A growing interest in Vernon Hills community garden
Updated: February 4, 2013 1:16AM
VERNON HILLS — Only two years old, the community garden program at the Vernon Hills Park District is wildly popular.
For $35, residents can get a 15-foot by 15-foot plot to grow plants, fruits and vegetables on.
This year’s season ended on Nov. 1, but a recent program review showed a great deal of satisfaction from the two dozen participants, and mild impatience by the two dozen residents placed on a waiting list.
“Gardening is still a rumbling, under the surface hobby but it’s growing throughout the country,” Recreation Supervisor Marty Walsh said. “I think people are now realizing there’s a big disconnect between us and where our food comes from.”
The community garden first opened with 16 plots at Century Park in 2011. This year, a nine-plot garden was added at Hartmann Park.
On site, the park district provides a 300-gallon tank of water and several compost bins for weeds and grass clippings. After months of turning, the compost is returned to the gardens.
“With this year’s drought, we had to fill the water tanks three times a week,” Superintendent of Parks Michael Moorman said.
The gardeners themselves have diverse backgrounds.
Walsh said some of the participants garden as a family because the parents grew up on farms but don’t want to lose their heritage while living in a more urban area.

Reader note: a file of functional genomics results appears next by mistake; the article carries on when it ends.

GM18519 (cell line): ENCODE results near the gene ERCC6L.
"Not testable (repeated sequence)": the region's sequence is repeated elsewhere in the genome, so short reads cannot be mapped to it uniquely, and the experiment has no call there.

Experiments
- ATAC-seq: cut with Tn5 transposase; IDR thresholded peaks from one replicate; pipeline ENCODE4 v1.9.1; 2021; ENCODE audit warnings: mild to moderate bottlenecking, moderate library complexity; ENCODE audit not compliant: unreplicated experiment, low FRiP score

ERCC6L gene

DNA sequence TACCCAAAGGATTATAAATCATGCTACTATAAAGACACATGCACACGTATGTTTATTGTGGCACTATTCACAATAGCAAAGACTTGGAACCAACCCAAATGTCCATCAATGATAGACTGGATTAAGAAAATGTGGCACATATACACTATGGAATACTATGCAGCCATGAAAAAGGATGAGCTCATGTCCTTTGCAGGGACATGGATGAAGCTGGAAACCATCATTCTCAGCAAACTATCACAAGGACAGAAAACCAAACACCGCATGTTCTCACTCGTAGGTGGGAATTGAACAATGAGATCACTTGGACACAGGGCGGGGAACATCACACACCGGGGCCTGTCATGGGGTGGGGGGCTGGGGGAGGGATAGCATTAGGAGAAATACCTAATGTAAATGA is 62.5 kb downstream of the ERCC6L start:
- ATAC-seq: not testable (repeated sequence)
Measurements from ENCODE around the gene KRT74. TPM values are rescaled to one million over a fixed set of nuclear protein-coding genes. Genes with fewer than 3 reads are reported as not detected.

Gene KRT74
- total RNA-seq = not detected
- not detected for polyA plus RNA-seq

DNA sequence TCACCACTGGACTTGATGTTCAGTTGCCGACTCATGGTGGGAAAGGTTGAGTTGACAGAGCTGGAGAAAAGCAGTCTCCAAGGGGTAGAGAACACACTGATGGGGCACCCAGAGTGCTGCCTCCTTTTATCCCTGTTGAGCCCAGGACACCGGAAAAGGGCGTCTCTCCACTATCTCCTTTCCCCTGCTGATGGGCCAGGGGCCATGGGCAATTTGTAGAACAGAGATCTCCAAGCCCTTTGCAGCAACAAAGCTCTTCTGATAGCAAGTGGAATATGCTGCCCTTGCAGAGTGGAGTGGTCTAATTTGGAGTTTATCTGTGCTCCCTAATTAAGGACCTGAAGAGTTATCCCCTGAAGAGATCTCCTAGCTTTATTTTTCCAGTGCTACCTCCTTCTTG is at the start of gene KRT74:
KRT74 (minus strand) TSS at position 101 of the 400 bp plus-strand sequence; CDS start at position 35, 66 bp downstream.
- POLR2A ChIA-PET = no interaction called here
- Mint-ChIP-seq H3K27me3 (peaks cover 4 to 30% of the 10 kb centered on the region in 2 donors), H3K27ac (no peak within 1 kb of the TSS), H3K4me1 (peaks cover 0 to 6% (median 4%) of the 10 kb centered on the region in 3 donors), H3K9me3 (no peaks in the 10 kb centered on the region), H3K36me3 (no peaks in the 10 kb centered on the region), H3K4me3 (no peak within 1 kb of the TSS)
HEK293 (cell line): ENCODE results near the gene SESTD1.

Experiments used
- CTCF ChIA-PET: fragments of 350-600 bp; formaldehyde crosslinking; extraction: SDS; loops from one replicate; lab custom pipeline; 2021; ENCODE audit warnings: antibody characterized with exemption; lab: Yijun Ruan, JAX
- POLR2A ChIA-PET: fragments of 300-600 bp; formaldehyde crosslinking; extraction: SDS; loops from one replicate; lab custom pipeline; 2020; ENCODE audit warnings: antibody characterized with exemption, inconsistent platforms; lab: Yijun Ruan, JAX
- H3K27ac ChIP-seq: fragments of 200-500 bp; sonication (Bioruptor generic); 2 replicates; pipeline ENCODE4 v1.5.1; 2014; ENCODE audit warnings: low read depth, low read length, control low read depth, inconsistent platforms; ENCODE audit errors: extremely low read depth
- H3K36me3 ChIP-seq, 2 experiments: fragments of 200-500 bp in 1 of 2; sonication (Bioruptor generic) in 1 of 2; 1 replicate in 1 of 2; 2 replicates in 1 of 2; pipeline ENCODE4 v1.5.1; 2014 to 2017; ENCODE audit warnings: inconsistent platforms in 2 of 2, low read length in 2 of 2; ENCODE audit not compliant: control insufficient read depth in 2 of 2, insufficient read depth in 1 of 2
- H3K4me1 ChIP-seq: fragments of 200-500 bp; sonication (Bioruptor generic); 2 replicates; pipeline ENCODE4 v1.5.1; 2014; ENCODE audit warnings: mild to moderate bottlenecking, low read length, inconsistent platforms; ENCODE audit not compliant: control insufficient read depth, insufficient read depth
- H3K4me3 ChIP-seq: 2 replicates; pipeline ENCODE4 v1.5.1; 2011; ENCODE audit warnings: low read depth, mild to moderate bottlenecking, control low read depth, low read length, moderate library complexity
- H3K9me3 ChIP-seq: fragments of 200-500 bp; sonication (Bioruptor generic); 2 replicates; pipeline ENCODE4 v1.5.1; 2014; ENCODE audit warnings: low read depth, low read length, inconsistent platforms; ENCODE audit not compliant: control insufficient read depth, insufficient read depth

Other gardeners, of all ages, enjoy the hobby but live in an apartment or condo and do not have land of their own to manage.
“We even had a gentleman who was out of work and used a plot of our garden as a way to get away from the stresses of job hunting,” Walsh said.
To manage the surplus of interested residents, a lottery system was created this year and will be upheld in 2013.
Open registration will go from March 1 through March 22
Moorman did say he’d soon like to add eight more plots at Century Park, making it a 24-plot garden.
“The garden at Hartman is surrounded by pavement on three sides,” Moorman said. “We have the room at Century if we want to. We obviously have the demand for it.”
Walsh said expansion is still just an idea because the park district is seeking approval from homeowners who surround the park and experience the daily traffic.
“We always want to be a good neighbor,” Walsh said.